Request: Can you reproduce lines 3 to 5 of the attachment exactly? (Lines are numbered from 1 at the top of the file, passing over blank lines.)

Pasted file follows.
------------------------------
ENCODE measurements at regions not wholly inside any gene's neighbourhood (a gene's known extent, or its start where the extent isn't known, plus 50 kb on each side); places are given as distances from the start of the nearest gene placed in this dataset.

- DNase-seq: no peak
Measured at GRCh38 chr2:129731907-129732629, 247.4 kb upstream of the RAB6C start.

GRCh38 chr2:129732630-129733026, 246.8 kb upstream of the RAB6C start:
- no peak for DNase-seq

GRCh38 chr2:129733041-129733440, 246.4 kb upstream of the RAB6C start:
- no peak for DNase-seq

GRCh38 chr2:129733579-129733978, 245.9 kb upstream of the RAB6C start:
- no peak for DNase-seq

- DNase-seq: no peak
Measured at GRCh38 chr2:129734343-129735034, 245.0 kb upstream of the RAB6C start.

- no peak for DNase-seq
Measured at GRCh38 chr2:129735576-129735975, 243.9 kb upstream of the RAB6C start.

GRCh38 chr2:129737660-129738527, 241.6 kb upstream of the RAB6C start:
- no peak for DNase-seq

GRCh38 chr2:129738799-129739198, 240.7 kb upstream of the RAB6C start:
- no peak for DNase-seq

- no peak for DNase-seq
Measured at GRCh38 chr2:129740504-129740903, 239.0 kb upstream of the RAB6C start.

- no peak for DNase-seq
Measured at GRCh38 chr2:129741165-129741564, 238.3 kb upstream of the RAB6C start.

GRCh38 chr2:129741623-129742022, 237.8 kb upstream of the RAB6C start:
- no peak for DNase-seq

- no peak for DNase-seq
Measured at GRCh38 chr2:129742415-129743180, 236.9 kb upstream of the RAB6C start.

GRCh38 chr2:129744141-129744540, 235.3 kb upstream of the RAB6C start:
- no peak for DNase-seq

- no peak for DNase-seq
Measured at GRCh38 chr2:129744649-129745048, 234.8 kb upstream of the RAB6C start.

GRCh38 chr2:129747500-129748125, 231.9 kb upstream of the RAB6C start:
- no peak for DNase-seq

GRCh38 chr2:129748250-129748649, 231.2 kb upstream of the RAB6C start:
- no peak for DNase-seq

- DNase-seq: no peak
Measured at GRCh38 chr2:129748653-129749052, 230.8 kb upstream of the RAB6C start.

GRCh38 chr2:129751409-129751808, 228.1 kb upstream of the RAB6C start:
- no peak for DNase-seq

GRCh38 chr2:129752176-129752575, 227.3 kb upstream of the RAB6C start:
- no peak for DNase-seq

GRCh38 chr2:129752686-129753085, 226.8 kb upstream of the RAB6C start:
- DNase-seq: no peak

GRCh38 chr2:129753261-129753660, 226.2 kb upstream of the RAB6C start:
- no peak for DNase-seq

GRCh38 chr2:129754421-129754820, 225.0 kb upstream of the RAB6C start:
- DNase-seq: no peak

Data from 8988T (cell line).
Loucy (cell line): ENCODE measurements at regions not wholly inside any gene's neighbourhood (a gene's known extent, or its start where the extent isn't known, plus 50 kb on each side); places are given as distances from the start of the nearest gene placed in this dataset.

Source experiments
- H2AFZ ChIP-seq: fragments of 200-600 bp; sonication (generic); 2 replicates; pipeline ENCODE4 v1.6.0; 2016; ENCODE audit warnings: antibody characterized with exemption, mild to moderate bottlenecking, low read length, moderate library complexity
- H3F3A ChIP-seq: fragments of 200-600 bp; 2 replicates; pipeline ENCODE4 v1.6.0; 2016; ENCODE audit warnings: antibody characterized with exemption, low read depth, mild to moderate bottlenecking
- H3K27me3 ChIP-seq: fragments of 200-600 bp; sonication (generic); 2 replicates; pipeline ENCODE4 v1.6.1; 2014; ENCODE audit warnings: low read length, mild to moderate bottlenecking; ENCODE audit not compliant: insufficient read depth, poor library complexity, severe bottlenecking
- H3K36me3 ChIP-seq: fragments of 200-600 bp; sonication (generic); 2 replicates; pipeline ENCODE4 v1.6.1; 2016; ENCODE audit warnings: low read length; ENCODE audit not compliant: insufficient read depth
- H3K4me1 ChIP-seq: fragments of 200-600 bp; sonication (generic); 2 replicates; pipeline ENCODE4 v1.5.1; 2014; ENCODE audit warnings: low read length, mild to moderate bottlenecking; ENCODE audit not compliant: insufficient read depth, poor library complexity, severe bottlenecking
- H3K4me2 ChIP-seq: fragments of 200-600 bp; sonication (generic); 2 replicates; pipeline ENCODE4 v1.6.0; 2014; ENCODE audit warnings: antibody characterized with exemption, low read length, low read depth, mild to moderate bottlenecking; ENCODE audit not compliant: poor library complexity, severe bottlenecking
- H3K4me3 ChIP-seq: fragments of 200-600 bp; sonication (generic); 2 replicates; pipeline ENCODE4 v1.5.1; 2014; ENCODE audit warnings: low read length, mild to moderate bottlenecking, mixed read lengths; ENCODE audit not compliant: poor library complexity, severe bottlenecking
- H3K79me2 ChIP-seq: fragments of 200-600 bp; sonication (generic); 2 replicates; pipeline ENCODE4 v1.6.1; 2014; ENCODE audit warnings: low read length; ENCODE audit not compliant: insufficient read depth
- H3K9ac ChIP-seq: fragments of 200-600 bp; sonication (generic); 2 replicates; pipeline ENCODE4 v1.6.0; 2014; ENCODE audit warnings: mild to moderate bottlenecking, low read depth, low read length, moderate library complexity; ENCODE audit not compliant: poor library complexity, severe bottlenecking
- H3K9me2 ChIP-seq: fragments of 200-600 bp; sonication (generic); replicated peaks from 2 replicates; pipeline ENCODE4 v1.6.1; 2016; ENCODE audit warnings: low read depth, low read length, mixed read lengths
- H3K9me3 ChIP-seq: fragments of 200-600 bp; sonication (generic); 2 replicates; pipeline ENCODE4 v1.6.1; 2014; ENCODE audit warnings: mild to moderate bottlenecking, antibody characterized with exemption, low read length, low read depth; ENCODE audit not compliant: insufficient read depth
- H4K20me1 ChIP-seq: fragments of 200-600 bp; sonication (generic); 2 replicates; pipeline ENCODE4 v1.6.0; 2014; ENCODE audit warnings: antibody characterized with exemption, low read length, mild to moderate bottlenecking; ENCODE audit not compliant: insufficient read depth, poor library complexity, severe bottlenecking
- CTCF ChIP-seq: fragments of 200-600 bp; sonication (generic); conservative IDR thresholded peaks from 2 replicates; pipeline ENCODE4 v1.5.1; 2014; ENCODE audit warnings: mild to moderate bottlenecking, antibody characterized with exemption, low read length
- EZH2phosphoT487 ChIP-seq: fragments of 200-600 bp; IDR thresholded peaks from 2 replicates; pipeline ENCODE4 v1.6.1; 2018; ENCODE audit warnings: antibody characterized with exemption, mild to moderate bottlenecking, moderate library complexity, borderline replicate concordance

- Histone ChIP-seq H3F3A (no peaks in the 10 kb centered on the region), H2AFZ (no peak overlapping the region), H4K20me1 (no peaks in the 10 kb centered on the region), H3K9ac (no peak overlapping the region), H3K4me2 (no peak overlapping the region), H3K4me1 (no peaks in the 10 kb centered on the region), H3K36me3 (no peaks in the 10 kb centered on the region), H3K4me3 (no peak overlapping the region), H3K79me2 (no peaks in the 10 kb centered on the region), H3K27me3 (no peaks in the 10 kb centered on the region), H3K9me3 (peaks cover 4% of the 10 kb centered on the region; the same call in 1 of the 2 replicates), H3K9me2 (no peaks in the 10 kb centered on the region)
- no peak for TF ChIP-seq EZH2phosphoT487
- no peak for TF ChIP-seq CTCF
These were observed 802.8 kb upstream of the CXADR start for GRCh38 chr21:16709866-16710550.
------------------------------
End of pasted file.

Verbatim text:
Measured at GRCh38 chr2:129731907-129732629, 247.4 kb upstream of the RAB6C start.

GRCh38 chr2:129732630-129733026, 246.8 kb upstream of the RAB6C start:
- no peak for DNase-seq